Wednesday, May 06, 2015

Disaster predicted as glaciers retreat

Since the 1950s, China's glaciers have retreated by about 7,600 square kilometers, or around 18 percent. An average of 247 square kilometers of glacial ice has disappeared every year.

Even climbers on Mount Everest seem surprised. "Base camp, 5,200 meters above sea level, had been covered by thick ice, but now there is nothing but stones," Zhang Mingxing, director of Tibet's mountaineering administration center, said.

Kang Shichang, of the Institute of Tibetan Plateau Research, calculates that glaciers around Everest have shrunk by 10 percent since 1974, evidenced in the fact that a glacial lake downstream of the mountain is now 13 times bigger.

China has more than 46,000 glaciers, mainly on the Qinghai-Tibet Plateau, about 14.5 percent of the world's total.

Glaciers are not only a major reservoir of fresh water but an important part of the climate system.

"They are sources of life for China's western arid regions," Kang said.

The melting glaciers will inevitably lead to ecological and environmental change, according to Liu Shiyin, who led a survey of China's glaciers.

In the short term, retreating glaciers will release meltwater and create lakes, leading to disaster, Liu said. Glacial lakes in Tibet were breached 15 times between the 1930s and 1990s, causing floods and mudslides.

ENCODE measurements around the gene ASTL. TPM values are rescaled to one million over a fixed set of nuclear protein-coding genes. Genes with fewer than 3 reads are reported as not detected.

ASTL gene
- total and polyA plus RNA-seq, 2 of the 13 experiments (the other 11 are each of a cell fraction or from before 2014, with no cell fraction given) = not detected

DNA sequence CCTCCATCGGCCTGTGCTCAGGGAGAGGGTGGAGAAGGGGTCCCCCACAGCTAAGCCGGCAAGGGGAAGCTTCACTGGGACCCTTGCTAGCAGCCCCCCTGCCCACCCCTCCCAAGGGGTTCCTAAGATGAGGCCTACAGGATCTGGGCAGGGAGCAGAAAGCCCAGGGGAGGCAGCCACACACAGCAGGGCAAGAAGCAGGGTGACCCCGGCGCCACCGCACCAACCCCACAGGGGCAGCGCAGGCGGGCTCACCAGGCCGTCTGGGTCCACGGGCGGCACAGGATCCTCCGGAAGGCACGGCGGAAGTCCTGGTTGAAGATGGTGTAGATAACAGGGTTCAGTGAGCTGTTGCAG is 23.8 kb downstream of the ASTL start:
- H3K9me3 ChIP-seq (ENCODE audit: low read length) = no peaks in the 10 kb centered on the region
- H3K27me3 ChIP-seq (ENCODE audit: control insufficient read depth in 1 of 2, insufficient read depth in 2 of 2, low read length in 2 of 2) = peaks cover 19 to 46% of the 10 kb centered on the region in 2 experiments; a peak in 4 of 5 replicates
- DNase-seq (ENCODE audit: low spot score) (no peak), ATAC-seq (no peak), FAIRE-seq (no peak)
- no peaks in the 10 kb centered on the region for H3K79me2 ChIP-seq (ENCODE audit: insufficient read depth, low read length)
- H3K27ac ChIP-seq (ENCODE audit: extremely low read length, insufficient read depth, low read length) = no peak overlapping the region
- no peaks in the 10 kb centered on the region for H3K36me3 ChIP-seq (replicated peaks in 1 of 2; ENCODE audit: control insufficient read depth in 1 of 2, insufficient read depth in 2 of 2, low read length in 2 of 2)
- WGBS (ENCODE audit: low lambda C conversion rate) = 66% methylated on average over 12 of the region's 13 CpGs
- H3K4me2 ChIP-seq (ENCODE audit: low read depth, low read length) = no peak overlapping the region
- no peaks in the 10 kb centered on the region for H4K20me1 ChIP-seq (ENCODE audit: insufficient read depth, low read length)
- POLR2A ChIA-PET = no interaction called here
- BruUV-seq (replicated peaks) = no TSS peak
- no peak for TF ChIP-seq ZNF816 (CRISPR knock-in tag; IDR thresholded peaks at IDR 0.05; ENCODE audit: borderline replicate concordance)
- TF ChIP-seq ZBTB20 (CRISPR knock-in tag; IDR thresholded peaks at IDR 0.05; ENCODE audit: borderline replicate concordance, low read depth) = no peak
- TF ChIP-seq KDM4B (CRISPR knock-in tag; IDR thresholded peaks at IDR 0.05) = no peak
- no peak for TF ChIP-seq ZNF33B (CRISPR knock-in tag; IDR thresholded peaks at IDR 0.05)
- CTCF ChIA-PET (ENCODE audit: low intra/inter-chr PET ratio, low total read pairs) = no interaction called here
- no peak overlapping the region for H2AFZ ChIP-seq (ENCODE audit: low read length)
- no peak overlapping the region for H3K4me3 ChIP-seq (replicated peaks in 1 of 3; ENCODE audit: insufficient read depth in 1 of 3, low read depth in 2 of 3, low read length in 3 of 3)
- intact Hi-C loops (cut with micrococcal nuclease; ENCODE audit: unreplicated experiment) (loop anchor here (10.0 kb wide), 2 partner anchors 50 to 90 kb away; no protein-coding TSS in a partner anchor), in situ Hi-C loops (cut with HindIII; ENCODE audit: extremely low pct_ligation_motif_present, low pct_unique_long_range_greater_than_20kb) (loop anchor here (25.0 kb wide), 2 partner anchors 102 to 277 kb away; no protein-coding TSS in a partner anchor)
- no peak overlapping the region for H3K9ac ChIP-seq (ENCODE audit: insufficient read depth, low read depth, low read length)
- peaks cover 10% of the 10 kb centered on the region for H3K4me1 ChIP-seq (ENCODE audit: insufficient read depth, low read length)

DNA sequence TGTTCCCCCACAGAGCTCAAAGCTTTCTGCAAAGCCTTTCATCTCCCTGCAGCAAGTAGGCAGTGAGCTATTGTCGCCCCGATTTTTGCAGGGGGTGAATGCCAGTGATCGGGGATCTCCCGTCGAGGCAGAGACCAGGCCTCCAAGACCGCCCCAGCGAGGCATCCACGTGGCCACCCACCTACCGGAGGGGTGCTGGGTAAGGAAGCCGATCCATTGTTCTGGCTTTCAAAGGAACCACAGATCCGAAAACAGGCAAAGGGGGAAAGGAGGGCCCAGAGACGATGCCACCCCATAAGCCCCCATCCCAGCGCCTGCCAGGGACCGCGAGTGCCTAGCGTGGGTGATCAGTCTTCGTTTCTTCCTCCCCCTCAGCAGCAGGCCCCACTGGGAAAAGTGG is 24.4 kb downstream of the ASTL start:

Glacial melt is closely related to climate change, and the regional government of Tibet is trying to cut emissions. Enterprises which invest in green energy, including solar, wind and methane, can enjoy tax privileges for up to eight years.

In addition to cutting emissions, Tibet has spent heavily to protect its environment.

Jiang Bai, from the regional environmental protection department, believes local governments are committed to ensuring clean water and blue sky in Tibet. In 2009, the State Council invested 15.5 billion yuan (US$2.5 billion) in protecting Tibet's environment, Jiang said.

Although the money helps, it is not enough to stop glaciers from retreating, Kang said.

He wants more research on glaciers and climate change, and better use of the meltwater.

Monk Ngawang Doa, from a monastery on the foot of Everest, said: "If glaciers do not have ice and mountains do not have snow, what will our lives become? Humans must make every effort to protect nature and co-exist with it."

   Xinhua -

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